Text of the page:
PPDL Picture of the Week

November 30, 2015

Winter Lawn Care Tips

John Orick, Purdue Master Gardener State Coordinator, Department of Horticulture and Landscape Architecture

Winter in Indiana means it is time to prepare your lawn and lawn equipment for the next season. Here are some basic tips for caring for your lawn and equipment during this winter season:

·       Avoid walking on turf areas before the frost has melted. Cool-season turfgrass species are able to endure our frosty mornings in Indiana as long as there is no foot or vehicle traffic on frosted turf. The turf leaves become blackened and soon brown after foot or vehicle traffic on turf before the frost has melted. This damage is due to ice crystals rupturing plant cell walls. Turf that is damaged by frost can recover in several weeks early in the fall but it may take longer when the damage occurs later in the growing season.

 

·       Avoid fertilizer and broadleaf herbicide applications once the turf is dormant. Once the turfgrass plants have entered winter dormancy (or when the soil is frozen), the plants are not able to utilize nutrients from fertilizer applications for plant growth processes. Likewise, the process of translocation in weed plants slows to the point of rendering broadleaf herbicide applications to not be effective. Apply broadleaf herbicides when the air temperature is between 50 and 85 degrees F.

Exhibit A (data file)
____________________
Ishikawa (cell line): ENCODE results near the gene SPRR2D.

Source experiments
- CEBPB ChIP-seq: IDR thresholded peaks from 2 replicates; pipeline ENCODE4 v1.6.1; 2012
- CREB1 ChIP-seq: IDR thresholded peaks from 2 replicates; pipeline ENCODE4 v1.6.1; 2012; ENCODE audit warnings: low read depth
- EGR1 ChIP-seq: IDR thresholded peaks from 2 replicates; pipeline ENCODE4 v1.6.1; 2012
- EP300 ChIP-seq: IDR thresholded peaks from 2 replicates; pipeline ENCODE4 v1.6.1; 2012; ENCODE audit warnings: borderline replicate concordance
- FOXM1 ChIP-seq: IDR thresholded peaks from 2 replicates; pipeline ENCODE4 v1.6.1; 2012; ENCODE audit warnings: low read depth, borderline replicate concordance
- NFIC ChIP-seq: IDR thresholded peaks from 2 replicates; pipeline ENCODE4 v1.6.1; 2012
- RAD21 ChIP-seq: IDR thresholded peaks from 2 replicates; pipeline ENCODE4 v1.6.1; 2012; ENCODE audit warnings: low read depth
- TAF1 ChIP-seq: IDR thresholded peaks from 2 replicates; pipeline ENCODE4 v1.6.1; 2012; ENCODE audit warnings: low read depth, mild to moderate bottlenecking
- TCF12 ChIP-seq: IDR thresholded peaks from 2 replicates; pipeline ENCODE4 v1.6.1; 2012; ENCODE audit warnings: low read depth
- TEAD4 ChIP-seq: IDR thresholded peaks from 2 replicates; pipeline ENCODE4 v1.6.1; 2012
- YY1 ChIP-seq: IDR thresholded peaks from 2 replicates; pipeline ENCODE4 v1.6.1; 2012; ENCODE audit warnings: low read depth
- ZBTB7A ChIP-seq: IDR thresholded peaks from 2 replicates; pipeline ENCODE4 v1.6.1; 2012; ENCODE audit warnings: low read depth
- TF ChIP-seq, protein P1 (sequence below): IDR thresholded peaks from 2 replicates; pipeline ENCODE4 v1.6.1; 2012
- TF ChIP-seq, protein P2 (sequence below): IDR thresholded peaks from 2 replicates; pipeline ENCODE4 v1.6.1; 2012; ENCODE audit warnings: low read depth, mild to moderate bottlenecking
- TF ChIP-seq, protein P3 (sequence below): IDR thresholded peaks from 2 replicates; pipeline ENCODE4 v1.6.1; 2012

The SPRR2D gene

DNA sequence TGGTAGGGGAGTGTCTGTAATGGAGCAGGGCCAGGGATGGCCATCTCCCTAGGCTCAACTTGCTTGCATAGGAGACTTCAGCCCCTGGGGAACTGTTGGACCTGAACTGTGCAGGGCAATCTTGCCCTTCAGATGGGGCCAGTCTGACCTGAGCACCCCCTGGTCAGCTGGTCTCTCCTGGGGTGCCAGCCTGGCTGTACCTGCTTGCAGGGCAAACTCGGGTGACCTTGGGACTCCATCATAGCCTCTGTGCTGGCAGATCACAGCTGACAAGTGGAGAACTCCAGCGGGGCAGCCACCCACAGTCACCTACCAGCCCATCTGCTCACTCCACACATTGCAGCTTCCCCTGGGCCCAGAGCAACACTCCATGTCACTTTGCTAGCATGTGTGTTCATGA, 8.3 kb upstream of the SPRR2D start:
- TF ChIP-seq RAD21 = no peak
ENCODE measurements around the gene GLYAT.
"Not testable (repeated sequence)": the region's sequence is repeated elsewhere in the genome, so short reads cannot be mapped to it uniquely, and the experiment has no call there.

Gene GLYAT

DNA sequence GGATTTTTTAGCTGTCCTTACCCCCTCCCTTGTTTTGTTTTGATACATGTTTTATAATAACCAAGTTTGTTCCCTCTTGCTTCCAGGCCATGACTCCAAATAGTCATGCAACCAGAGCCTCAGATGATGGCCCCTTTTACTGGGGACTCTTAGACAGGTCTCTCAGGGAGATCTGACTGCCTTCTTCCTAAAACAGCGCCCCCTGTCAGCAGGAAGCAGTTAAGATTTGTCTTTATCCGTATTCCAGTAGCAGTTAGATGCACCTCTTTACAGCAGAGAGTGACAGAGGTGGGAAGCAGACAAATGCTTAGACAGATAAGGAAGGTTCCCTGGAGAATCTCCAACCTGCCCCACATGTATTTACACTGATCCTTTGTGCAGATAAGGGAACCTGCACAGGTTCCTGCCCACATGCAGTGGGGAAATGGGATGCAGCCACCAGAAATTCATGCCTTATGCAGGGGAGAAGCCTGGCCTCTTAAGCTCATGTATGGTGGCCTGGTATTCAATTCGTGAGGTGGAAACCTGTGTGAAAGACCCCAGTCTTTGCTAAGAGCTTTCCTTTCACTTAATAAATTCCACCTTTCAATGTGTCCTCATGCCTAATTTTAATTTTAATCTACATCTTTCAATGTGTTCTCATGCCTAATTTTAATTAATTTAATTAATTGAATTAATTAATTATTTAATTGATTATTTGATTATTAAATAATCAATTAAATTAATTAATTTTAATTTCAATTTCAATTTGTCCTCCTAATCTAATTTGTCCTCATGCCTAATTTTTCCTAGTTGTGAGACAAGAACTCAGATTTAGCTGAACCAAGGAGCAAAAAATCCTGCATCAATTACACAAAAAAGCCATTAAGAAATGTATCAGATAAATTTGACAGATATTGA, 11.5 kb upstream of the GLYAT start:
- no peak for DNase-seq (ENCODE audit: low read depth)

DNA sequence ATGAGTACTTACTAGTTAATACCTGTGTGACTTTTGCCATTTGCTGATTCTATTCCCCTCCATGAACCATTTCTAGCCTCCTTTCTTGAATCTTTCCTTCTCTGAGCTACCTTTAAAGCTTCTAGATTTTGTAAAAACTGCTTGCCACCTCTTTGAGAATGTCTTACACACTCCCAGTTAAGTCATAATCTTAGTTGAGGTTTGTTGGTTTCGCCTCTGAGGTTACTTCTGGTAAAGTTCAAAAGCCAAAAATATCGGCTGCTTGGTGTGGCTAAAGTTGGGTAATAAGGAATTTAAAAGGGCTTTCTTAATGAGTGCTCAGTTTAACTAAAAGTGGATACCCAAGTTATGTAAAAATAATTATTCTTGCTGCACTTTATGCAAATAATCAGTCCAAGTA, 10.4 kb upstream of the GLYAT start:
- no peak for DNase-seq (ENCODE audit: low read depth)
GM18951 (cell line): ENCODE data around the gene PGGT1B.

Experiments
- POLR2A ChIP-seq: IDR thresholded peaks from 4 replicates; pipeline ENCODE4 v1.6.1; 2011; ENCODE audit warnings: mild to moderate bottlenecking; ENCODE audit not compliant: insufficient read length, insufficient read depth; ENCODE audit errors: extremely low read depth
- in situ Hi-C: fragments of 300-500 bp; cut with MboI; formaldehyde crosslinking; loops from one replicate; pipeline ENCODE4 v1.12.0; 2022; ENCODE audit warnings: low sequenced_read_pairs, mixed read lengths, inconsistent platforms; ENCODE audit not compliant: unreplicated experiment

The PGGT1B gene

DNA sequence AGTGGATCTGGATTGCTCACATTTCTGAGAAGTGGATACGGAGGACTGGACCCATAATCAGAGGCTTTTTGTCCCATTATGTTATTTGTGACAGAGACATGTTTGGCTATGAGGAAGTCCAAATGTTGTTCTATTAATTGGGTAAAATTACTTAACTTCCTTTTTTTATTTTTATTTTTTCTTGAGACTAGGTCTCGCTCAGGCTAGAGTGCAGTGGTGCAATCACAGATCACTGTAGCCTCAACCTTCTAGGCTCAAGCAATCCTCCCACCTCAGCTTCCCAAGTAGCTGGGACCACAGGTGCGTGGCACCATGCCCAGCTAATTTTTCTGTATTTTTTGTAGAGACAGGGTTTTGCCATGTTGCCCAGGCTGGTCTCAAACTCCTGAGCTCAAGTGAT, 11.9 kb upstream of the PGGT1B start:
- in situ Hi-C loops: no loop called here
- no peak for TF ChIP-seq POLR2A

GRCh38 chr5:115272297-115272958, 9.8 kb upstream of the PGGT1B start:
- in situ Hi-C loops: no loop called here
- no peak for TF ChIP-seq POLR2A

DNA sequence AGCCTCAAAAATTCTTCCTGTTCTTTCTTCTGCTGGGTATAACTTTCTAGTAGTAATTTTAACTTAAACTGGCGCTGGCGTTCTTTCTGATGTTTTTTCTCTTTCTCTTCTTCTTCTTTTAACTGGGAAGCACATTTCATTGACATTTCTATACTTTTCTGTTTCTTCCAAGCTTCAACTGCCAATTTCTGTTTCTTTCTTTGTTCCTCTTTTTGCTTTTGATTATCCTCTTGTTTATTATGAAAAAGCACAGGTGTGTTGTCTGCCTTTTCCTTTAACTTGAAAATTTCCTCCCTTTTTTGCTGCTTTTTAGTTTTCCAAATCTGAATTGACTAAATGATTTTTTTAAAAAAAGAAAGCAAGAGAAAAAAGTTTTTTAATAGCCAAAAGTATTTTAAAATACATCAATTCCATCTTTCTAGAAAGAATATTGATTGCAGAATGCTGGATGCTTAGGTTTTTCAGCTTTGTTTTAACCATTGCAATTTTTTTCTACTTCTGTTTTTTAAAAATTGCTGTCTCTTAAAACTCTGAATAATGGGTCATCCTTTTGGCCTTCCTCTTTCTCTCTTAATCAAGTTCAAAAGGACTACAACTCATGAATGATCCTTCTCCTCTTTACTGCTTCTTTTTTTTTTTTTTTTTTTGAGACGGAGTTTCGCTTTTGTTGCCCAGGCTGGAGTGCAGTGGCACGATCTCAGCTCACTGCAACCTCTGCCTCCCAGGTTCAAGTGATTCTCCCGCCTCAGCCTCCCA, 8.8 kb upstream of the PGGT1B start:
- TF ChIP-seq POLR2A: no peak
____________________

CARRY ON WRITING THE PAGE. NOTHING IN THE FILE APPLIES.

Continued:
·       Remove excessive leaf debris from turf areas. Excessive leaf debris left on the lawn during winter can block the utilization of light and the exchange of gases during the winter months. Removing leaf debris by mulching, raking, or some other method will prevent turf loss.

 

·       Prepare your mower for spring. The winter season is a great time to prepare your mower and other equipment for the next growing season. Run your lawn equipment out of fuel, change the oil, and have mower blades sharpened this winter. These preparations will help you avoid the spring rush at the mower repair shops! Mowing turf with sharp blades is healthier for the turf plants and more aesthetically pleasing.

Related Articles and Publications:

Fertilizing Established Cool-Season Lawns: Maximizing Turf Health with Environmentally Responsible Programs (AY-22-W) https://www.extension.purdue.edu/extmedia/AY/AY-22-W.pdf

 

Control of Broadleaf Weeds In Home Lawns (AY-9-W) https://www.extension.purdue.edu/extmedia/AY/AY-9-W.pdf

 

Mowing, Dethatching, Aerifying, and Rolling Turf (AY-8-W). https://www.extension.purdue.edu/extmedia/ay/ay-8-w.pdf

 


 

 
 

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Frost on cool-season turf.  (Photo by Aaron Patton)


 

Frost damage on a cool-season lawn. (Photo by Zac Reicher)